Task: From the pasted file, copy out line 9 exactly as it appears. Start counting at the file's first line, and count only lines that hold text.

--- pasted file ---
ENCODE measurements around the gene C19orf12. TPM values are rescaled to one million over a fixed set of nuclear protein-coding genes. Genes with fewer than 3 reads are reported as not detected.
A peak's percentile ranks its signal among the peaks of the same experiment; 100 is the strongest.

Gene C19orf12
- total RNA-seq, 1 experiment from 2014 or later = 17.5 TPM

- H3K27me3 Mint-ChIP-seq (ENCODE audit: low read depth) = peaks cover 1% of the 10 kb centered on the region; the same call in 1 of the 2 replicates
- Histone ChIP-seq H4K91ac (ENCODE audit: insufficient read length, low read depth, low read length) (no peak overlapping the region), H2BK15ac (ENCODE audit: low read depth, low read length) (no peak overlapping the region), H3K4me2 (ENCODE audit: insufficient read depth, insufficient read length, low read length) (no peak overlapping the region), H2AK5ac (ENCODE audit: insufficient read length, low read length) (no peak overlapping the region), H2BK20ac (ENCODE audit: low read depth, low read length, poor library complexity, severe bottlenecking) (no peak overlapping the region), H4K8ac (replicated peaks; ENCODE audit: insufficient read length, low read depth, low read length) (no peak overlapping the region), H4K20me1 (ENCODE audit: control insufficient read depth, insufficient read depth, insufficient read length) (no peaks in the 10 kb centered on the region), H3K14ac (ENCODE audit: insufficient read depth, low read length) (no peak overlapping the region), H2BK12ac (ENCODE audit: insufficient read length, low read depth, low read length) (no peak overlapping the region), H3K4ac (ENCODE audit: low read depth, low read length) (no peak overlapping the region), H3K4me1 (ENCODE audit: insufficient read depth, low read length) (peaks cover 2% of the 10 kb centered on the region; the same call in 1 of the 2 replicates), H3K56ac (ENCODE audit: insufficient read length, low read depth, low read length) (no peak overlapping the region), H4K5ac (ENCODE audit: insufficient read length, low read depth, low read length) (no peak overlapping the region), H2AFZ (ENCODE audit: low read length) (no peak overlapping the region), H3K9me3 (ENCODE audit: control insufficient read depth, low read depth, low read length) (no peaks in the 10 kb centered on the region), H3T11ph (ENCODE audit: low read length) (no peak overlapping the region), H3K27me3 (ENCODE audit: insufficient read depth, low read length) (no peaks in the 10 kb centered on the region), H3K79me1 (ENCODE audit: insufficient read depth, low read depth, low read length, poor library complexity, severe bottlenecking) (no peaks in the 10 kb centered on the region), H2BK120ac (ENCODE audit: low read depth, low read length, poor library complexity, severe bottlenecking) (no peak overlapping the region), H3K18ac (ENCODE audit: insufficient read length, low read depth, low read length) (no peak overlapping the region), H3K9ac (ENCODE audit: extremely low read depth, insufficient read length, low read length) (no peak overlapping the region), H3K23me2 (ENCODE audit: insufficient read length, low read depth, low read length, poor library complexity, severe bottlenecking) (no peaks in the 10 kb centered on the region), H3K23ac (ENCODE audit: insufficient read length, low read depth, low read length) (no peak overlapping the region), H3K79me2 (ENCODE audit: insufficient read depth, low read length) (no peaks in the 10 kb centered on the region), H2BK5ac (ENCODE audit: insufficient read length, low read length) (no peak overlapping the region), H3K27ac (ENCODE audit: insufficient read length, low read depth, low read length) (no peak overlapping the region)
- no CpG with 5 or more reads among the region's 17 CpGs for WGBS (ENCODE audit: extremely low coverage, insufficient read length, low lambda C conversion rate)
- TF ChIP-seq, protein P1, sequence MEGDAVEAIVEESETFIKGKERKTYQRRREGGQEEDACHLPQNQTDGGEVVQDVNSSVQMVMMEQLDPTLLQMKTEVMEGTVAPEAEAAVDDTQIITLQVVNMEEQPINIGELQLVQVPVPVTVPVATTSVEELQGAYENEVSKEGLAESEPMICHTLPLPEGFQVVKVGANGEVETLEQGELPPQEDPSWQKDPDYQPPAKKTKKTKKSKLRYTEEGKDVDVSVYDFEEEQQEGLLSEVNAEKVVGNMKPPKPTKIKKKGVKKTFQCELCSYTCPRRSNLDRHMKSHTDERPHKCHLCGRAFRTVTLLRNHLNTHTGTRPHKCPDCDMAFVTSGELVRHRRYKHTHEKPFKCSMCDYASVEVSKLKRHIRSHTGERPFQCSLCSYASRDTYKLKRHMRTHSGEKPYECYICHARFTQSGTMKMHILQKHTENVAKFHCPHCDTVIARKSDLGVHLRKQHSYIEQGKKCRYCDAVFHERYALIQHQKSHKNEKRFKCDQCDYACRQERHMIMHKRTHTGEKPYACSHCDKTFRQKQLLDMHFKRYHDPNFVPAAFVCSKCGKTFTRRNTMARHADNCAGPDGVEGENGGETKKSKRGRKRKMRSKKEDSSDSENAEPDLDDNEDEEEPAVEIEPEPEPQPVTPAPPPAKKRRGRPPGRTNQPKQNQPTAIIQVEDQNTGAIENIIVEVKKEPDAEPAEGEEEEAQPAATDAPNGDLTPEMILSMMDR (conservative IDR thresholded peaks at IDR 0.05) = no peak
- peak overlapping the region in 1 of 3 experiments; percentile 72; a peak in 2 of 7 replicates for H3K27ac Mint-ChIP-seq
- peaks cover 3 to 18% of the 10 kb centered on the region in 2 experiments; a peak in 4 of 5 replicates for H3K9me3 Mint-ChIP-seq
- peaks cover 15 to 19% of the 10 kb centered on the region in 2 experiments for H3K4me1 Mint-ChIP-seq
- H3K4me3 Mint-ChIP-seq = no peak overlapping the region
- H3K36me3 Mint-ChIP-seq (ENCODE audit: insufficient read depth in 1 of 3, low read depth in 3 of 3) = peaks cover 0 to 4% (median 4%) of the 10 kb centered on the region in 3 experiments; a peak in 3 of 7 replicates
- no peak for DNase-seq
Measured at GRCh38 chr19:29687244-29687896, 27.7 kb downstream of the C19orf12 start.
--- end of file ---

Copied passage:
- peak overlapping the region in 1 of 3 experiments; percentile 72; a peak in 2 of 7 replicates for H3K27ac Mint-ChIP-seq